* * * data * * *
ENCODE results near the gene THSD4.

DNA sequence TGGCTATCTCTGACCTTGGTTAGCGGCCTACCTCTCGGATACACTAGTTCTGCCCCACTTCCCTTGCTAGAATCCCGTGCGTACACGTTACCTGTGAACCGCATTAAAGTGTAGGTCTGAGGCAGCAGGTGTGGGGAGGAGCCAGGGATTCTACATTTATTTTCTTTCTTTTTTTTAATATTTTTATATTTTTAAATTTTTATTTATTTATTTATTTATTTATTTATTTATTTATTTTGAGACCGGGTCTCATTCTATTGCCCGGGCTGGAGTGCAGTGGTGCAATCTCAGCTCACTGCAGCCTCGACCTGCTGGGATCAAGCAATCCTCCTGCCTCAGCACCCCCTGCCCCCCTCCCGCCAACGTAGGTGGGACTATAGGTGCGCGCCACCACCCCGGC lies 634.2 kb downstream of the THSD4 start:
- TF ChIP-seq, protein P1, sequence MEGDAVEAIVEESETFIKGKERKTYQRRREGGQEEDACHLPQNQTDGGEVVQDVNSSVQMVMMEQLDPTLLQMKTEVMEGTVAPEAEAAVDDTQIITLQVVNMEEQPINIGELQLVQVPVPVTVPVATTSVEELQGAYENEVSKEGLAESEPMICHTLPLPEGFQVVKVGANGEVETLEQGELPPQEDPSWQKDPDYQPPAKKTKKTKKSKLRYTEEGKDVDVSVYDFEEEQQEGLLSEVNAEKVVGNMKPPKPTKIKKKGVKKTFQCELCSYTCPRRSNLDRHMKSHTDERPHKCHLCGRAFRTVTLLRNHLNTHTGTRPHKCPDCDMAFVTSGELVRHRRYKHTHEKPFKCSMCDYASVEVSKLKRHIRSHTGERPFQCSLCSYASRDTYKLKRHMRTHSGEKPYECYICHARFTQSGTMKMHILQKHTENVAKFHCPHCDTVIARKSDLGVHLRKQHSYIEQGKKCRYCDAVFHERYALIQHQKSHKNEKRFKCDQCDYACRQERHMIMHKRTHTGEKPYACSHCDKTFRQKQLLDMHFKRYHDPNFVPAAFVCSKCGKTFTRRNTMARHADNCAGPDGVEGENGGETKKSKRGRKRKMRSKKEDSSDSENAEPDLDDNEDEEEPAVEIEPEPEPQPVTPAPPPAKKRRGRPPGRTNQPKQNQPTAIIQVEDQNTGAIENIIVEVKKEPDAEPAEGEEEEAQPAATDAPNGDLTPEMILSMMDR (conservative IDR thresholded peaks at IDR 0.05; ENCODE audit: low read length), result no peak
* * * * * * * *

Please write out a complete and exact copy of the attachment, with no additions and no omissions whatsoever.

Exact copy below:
ENCODE results near the gene THSD4.

DNA sequence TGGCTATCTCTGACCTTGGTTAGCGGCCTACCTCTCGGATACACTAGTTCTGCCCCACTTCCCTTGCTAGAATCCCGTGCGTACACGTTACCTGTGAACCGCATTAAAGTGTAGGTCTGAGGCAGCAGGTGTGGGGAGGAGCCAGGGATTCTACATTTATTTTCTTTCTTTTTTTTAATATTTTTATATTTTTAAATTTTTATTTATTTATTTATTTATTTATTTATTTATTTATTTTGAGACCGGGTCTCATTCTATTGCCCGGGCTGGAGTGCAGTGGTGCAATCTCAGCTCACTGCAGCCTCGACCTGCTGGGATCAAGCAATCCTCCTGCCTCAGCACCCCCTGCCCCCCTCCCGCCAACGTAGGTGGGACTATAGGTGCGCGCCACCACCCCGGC lies 634.2 kb downstream of the THSD4 start:
- TF ChIP-seq, protein P1, sequence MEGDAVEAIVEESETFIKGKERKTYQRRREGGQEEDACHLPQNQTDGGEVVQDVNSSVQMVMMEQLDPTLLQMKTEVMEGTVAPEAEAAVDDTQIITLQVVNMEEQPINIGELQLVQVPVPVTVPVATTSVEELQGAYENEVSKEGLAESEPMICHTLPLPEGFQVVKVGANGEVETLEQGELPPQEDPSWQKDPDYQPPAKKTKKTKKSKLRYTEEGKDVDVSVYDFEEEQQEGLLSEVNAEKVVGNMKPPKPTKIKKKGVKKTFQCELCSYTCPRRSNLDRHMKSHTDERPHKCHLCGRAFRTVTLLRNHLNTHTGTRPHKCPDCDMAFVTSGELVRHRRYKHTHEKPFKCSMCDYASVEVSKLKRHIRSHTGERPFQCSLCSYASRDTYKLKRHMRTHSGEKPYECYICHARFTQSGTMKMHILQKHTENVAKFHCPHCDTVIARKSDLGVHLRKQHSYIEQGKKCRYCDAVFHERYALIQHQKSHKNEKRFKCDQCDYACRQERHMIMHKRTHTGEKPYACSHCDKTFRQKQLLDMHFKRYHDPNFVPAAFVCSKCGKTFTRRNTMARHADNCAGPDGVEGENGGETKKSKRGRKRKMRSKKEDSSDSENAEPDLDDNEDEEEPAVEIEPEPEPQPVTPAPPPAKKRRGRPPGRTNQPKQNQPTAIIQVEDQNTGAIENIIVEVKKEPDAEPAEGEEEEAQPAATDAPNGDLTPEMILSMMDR (conservative IDR thresholded peaks at IDR 0.05; ENCODE audit: low read length), result no peak